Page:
Novel coronavirus information

January 3, 2022

The UW plans to resume largely in-person instruction Jan. 10 (Message to UW students and personnel)

Update – 1/7/22: Due to changing health conditions, including increased stress on the area’s health-care system and rising cases and positivity rates in the University community, additional flexibility is being provided to instructors. See the message from President Cauce and Provost Richards for more details.

This message was sent to students, staff, faculty and academic personnel across the University of Washington.

Dear UW community,

We hope you had a joyful and restorative winter break that enabled you to recharge for the coming year. We’re writing to confirm that after this week of mostly online classes the University plans to resume largely in-person instruction on Monday, Jan. 10, as well as to share our plans for managing through the disruptions that the Omicron variant is causing.

We want to begin by again thanking you for the wonderful way you came together autumn quarter to allow for a safe and productive in-person experience. The start of this quarter may well provide us with even more uncertainty and challenges, but we’ve shown that by following the science and being diligent in heeding safety protocols we can create positive learning and working environments. Consideration of others, attention to self-care and continuing adaptability will be key.

Throughout the quarter, it will be vitally important that anyone who has symptoms stay home from class or work, and if you traveled or went to gatherings during break, please get tested before you come back to campus.

We each have a role to play in preventing coronavirus transmission, including wearing well-fitted, high-quality masks, getting booster shots, getting tested when we have symptoms, and staying home when sick or symptomatic. On masks, the increased transmissibility of the Omicron variant means it is recommended that we upgrade to surgical masks that fit well. KN95 or KF94 masks are also excellent options.

We also strongly encourage you to get your booster shot as soon as you are eligible. Boosters provide increased protection in the face of the highly transmissible Omicron variant and they are widely available now. It’s likely the definition of “fully vaccinated” will change to include boosters in the future, so getting one now will prepare you for that change.

It is also critical that we all avoid high-risk behaviors — such as large, unmasked gatherings — in order to minimize disruptions to the winter quarter. At the same time, we should also realize it’s possible to do everything right and still contract COVID-19, so we should extend some grace to ourselves and to others if that happens.

With the rapid spread of Omicron, in order to maintain high-quality instruction and University services, especially in the earlier parts of winter quarter, we need to plan as a community to accommodate significant numbers of individuals needing to stay home to isolate or quarantine over the course of the quarter.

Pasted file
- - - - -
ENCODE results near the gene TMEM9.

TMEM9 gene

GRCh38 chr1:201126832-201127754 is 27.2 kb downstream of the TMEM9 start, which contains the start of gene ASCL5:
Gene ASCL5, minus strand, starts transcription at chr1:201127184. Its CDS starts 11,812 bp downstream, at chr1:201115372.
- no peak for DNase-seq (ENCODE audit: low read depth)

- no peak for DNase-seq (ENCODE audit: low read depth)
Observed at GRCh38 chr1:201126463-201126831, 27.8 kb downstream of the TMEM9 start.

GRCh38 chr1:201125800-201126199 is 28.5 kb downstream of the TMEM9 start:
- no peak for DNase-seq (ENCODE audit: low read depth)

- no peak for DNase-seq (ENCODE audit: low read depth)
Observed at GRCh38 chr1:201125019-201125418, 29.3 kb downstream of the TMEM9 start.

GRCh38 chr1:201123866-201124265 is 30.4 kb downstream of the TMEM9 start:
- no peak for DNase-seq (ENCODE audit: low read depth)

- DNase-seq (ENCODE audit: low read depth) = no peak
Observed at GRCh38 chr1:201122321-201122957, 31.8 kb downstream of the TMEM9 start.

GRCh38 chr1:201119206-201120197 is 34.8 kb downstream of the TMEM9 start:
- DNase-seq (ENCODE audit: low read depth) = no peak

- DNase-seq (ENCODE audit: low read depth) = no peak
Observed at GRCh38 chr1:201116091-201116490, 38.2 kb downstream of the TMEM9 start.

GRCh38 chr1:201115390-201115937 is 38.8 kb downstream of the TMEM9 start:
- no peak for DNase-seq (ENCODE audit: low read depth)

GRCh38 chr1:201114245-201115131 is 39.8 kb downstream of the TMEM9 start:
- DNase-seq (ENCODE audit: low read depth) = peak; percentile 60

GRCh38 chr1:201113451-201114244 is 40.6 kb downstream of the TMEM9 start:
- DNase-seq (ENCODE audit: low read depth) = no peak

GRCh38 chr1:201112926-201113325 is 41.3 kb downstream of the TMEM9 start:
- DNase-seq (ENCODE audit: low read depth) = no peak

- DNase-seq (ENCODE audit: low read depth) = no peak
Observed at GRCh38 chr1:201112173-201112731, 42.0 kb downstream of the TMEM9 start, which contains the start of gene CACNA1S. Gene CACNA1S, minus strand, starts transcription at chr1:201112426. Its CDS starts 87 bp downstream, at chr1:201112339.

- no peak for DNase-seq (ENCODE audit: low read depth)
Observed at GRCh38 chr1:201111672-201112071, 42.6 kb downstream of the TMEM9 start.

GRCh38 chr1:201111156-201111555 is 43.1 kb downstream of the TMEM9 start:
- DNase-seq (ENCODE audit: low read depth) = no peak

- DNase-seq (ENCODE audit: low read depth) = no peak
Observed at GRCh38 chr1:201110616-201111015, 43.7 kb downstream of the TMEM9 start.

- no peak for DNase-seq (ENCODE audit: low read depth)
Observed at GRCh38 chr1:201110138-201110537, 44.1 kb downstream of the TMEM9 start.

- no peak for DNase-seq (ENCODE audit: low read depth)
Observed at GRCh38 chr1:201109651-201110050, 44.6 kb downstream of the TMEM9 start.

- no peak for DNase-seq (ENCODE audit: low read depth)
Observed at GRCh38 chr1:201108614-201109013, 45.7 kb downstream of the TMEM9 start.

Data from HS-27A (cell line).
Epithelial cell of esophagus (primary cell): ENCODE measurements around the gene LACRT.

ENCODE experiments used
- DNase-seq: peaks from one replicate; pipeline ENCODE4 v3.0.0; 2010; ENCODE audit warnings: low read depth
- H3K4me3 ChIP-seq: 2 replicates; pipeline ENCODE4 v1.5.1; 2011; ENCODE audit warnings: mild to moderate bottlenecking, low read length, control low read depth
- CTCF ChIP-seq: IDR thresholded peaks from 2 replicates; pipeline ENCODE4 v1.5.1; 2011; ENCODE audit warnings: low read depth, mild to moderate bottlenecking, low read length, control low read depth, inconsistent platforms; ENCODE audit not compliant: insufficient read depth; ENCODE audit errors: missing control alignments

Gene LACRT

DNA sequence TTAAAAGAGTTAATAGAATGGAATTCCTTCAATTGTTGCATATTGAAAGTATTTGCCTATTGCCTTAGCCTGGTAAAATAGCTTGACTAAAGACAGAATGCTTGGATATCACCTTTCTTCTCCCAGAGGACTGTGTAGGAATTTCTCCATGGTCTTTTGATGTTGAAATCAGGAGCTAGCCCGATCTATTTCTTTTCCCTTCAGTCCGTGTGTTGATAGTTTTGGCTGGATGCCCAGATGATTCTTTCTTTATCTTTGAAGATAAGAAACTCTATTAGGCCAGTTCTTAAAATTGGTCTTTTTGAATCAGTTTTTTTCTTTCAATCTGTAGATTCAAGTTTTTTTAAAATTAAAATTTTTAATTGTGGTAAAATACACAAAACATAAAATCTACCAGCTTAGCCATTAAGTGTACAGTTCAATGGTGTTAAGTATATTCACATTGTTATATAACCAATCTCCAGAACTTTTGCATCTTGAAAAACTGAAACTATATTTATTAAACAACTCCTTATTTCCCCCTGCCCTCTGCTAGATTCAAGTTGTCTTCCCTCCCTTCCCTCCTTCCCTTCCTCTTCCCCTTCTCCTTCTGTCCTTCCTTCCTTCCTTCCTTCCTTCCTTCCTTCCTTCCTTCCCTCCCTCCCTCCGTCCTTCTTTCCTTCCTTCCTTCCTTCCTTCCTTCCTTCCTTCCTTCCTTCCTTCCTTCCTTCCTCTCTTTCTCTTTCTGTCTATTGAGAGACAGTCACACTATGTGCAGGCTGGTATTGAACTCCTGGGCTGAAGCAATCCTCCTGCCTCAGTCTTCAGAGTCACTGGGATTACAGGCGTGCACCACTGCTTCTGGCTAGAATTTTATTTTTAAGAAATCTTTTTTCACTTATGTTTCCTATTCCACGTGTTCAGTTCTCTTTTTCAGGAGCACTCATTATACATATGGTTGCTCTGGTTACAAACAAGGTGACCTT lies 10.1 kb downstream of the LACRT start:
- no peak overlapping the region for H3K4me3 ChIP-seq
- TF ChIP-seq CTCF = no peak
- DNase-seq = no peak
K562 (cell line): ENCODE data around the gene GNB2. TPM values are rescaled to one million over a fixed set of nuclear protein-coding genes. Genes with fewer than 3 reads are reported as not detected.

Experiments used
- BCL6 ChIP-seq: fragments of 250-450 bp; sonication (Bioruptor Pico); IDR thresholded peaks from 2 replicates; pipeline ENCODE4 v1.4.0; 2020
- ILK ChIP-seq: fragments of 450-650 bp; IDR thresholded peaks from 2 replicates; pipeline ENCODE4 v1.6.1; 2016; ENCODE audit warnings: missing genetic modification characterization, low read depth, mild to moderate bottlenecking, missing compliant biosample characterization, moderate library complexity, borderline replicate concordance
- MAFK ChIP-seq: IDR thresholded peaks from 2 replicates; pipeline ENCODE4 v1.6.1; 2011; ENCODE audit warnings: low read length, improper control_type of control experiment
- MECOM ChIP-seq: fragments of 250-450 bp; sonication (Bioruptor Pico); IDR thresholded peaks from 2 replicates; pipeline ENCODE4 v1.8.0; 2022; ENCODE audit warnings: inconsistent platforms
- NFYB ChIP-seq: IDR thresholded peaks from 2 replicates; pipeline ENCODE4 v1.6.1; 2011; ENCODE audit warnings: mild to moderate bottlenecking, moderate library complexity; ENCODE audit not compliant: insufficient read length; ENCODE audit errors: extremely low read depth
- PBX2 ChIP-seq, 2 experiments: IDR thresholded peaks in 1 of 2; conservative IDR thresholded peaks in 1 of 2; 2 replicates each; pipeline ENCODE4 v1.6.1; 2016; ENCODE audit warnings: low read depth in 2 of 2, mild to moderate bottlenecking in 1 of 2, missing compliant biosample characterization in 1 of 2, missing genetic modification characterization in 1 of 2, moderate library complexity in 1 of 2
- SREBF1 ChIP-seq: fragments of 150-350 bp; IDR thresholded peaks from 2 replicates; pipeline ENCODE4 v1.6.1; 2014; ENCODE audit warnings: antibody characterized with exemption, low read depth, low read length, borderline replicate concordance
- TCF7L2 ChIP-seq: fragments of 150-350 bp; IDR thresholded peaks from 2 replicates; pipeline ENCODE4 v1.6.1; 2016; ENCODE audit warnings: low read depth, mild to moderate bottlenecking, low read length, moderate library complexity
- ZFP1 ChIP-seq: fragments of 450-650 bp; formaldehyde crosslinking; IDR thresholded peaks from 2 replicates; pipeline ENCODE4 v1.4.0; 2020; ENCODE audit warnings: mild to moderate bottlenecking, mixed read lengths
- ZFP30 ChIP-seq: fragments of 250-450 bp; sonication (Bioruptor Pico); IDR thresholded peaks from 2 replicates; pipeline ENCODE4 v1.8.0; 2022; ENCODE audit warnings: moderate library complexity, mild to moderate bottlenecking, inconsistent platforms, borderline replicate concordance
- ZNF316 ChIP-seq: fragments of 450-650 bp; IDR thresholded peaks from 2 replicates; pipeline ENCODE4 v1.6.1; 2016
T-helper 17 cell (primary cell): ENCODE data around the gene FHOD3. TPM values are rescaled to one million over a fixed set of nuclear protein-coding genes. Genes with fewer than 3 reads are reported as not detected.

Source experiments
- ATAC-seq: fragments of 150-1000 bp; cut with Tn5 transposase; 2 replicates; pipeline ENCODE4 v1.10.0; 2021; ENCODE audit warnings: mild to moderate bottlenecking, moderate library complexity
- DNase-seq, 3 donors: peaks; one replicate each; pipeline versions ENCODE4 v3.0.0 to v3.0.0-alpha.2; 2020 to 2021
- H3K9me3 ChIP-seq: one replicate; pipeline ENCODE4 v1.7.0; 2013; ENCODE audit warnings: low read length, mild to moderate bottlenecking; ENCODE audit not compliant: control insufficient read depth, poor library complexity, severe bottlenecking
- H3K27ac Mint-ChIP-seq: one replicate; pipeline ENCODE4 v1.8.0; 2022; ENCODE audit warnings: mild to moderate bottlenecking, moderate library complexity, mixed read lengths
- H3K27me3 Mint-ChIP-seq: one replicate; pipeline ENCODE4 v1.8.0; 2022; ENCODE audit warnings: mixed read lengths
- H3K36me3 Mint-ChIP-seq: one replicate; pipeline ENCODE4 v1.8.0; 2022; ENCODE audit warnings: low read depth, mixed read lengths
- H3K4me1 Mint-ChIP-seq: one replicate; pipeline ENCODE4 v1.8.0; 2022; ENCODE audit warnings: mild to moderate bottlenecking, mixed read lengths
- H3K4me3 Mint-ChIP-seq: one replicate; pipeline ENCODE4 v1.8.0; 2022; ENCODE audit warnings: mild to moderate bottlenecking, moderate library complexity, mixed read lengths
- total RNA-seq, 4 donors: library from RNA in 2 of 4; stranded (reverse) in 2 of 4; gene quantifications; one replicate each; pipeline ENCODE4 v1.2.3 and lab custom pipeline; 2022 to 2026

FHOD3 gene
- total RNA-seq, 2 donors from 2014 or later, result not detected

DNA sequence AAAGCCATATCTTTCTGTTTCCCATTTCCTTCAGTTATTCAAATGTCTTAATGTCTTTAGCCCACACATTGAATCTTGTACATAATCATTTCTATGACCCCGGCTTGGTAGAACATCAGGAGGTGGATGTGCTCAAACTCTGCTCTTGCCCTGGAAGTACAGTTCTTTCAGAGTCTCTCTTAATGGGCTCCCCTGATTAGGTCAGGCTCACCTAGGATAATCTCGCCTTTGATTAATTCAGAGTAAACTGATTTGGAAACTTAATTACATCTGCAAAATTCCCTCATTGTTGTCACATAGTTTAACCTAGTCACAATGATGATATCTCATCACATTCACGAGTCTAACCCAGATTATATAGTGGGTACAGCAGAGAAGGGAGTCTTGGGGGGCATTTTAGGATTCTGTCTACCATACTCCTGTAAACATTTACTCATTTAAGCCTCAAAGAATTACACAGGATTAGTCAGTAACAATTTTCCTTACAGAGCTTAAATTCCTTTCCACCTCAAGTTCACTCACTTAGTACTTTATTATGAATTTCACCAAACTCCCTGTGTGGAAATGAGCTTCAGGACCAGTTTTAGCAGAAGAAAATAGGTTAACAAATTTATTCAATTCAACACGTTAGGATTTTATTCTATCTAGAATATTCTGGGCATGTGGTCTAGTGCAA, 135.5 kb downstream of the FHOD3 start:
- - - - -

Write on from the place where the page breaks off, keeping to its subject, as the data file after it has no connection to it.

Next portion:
Instructors should plan for how to accommodate higher than usual student absences due to illness, which may be magnified by weather-related travel disruptions. Instructors can alter their instructional modality for specified periods of time — including a change to remote instruction — to accommodate large numbers of student absences or their own need to isolate or quarantine, in consultation with their dean, chair or director. It is critical that students be given as much advance notice as possible if and when that is needed. Please also make every effort to spell out expected teaching modalities in course syllabi. We will continue to prioritize in-person learning, even as absences or specific circumstances may make temporary changes for individual courses necessary.

Managers should provide their employees with flexibility while also ensuring that University services are maintained. Existing in-person and telework guidance provides the flexibility to work with employees on arrangements that meet their needs and enable us to maintain operations. As a reminder, facilities at all three campuses remain operational this week — including housing, libraries, advising and student services — and research activities can continue in person. Buildings will remain largely open during work hours.

We continue to track this fluid situation with our public health experts. Should it become necessary, we are prepared to pivot to temporary periods of online learning this quarter, either for individual classes or overall. In evaluating whether such a pivot is required, we are monitoring hospital capacity, disruptions to community supports such as K-12 schools and childcare facilities, and potential changes in local, state or federal policies. As the quarter proceeds, we will also watch closely for evidence of significant classroom or workplace transmission, as well as the effects of absences on our ability to maintain critical operations. We will keep you informed if any of these require modifications to our operations.

We are already seeing the peak of the Omicron wave in other parts of the world followed by rapid declines and can have hope that we will soon reach the crest in our region. It will take all of us to navigate through this wave — and all the physical, mental and emotional impacts it brings — yet we can take comfort in knowing that we have the tools and the community-minded spirit needed to do so. Together we are stronger.

Best wishes for a successful — and safe — start to the new year.

Ana Mari Cauce
Professor of Psychology

Mark A. Richards
Provost and Executive Vice President for Academic Affairs
Professor of Earth and Space Sciences